Excerpts from Darwin's 'On the Origin of Species' describing 'natural selection' and 'survival of the fittest' as terms which denote that some animals survive to breed and some don't. Animals with a slight advantage have a better chance of survival. Footage shows a gazelle that is fast and strong enough to evade a cheetah. Darwin suggested that natural selection is a constant process; a lot of favourable differences add up over time to produce a new species.

This clip is from:
Bitesize Secondary, Darwin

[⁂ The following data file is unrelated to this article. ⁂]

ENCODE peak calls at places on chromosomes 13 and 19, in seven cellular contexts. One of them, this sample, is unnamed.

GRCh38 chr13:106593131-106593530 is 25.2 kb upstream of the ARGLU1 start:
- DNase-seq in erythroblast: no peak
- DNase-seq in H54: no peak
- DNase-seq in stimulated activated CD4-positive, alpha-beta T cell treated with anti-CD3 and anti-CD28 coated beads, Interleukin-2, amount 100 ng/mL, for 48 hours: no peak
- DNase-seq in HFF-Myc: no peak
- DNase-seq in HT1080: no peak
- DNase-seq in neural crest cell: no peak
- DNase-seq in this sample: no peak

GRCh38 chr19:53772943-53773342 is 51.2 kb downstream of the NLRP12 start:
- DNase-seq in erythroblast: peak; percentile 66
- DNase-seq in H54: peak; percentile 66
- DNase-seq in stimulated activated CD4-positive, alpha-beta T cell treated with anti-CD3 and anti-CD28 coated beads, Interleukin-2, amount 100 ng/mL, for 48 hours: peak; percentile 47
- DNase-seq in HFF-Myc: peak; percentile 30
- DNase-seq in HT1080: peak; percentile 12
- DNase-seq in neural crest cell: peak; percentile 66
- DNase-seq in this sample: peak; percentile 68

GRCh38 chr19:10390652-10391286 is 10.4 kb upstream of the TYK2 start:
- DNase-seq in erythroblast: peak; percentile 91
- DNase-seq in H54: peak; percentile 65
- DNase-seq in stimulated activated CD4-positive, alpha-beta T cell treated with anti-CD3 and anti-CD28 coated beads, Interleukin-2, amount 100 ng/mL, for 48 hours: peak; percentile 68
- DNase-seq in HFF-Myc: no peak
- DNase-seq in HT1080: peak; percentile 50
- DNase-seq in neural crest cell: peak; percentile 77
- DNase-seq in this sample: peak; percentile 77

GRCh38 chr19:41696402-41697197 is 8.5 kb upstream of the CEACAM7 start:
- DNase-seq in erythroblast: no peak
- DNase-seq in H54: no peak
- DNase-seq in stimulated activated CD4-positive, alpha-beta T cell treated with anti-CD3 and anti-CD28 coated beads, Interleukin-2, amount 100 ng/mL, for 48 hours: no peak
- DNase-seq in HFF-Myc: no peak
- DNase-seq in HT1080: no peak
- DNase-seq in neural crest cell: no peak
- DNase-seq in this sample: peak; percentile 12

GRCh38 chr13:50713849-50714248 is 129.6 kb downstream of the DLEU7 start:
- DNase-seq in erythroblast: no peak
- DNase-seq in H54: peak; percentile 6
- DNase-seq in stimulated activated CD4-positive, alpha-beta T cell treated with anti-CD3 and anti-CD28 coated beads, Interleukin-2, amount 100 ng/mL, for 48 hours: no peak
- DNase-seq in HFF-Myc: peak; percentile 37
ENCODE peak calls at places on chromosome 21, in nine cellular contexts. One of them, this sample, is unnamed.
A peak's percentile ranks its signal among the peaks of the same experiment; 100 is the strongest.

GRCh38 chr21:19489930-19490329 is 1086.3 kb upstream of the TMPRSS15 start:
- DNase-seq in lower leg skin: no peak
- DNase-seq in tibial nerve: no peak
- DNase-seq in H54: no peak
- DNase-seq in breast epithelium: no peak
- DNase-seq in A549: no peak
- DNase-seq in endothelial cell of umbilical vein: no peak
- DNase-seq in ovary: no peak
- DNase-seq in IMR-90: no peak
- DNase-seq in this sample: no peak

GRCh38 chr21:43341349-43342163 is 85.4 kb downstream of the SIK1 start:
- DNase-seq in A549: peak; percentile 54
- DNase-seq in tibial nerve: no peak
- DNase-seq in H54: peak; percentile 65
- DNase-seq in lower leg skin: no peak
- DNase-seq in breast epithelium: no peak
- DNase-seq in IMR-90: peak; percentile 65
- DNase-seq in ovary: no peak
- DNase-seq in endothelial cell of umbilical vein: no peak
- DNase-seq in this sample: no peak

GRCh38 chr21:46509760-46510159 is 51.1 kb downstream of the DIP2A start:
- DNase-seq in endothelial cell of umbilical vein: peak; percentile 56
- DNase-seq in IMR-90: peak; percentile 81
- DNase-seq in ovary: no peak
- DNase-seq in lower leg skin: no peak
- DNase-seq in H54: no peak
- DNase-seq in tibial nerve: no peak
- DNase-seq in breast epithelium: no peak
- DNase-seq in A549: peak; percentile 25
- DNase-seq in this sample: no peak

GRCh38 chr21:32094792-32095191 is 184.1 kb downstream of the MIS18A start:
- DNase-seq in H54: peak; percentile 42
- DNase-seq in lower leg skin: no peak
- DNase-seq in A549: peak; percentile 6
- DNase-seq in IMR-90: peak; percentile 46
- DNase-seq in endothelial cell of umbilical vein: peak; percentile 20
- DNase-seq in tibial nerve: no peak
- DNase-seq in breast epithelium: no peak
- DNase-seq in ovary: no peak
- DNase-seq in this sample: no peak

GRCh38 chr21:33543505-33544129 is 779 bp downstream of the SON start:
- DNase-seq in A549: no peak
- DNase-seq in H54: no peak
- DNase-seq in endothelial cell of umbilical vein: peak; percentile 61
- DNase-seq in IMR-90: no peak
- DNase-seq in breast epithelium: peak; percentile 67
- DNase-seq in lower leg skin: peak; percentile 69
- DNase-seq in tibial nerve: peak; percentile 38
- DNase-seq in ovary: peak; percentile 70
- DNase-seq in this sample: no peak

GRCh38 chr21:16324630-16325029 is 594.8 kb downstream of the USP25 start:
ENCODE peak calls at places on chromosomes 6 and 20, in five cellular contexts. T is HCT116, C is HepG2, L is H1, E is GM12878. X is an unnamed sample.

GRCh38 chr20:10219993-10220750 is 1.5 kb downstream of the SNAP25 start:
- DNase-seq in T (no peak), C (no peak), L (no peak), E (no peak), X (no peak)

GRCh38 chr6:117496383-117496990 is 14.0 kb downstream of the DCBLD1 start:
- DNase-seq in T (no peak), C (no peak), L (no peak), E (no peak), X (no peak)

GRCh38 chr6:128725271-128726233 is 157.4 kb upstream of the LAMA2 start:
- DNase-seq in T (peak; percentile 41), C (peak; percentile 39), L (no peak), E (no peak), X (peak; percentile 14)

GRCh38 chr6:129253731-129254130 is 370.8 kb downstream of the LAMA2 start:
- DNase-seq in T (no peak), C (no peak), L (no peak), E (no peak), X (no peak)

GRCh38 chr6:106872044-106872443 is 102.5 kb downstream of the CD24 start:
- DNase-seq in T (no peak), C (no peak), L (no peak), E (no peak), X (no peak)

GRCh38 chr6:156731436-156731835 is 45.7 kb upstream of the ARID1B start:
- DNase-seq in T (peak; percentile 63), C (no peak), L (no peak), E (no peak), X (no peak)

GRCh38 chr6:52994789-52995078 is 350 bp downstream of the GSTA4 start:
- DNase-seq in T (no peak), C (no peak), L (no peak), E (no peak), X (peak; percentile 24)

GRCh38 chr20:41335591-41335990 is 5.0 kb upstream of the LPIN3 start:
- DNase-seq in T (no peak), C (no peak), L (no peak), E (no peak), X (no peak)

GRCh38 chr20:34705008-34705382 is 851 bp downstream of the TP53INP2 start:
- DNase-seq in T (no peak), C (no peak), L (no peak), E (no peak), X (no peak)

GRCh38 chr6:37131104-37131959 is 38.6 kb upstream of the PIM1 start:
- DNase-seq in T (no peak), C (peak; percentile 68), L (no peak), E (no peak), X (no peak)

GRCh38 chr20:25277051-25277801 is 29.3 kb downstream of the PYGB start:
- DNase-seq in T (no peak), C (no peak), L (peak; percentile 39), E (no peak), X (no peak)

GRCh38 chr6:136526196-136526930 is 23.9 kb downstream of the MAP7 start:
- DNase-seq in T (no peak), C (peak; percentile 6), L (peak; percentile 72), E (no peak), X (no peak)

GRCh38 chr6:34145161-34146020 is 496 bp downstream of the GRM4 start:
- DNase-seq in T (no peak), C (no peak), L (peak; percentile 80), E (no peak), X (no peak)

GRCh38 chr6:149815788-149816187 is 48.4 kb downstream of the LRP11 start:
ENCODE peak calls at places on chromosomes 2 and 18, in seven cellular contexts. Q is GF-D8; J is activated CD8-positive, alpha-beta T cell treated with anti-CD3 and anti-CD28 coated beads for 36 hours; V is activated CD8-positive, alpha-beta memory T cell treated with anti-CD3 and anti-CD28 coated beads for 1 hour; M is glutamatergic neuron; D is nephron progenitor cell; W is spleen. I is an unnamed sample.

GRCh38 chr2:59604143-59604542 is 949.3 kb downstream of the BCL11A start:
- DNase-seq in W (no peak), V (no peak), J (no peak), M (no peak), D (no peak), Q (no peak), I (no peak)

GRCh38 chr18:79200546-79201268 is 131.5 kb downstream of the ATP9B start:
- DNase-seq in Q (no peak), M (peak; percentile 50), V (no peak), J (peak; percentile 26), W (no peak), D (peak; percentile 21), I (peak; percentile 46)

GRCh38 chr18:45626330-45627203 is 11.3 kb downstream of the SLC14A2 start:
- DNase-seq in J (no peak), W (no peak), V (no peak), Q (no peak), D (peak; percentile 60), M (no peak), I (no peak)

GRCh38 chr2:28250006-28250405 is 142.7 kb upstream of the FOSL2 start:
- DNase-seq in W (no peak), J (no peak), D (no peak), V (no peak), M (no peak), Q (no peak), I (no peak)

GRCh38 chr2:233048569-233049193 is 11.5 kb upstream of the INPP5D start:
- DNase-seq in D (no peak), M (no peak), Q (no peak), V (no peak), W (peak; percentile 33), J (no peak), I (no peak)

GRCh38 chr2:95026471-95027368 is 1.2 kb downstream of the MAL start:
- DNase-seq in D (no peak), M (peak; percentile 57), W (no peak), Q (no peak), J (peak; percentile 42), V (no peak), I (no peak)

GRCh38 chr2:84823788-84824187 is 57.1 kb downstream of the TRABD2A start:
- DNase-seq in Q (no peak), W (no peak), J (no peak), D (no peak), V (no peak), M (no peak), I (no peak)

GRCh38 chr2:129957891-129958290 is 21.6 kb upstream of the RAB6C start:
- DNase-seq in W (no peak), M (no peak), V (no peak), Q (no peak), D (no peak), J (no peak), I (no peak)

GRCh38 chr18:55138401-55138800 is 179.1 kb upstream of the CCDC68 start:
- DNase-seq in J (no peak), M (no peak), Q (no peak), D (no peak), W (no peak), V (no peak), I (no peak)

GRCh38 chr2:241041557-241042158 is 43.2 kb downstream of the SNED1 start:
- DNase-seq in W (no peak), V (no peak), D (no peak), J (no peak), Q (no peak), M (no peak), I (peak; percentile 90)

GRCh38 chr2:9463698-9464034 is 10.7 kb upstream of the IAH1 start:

First broadcast:
11 March 2009

Natural selection and the survival of the fittest could be introduced as an extension topic that builds on and consolidates understanding of adaptations. Students could choose related species that have adapted to different environments and compare their adaptations. From this they may be able to step back in time to consider common ancestors that had not yet developed these specific adaptations. The class could then discuss how these changes came about. The beaks of Galapagos finches could be a clear example to use. Rapid natural selection related to insect resistance to insecticides or the mutation of influenza could be discussed.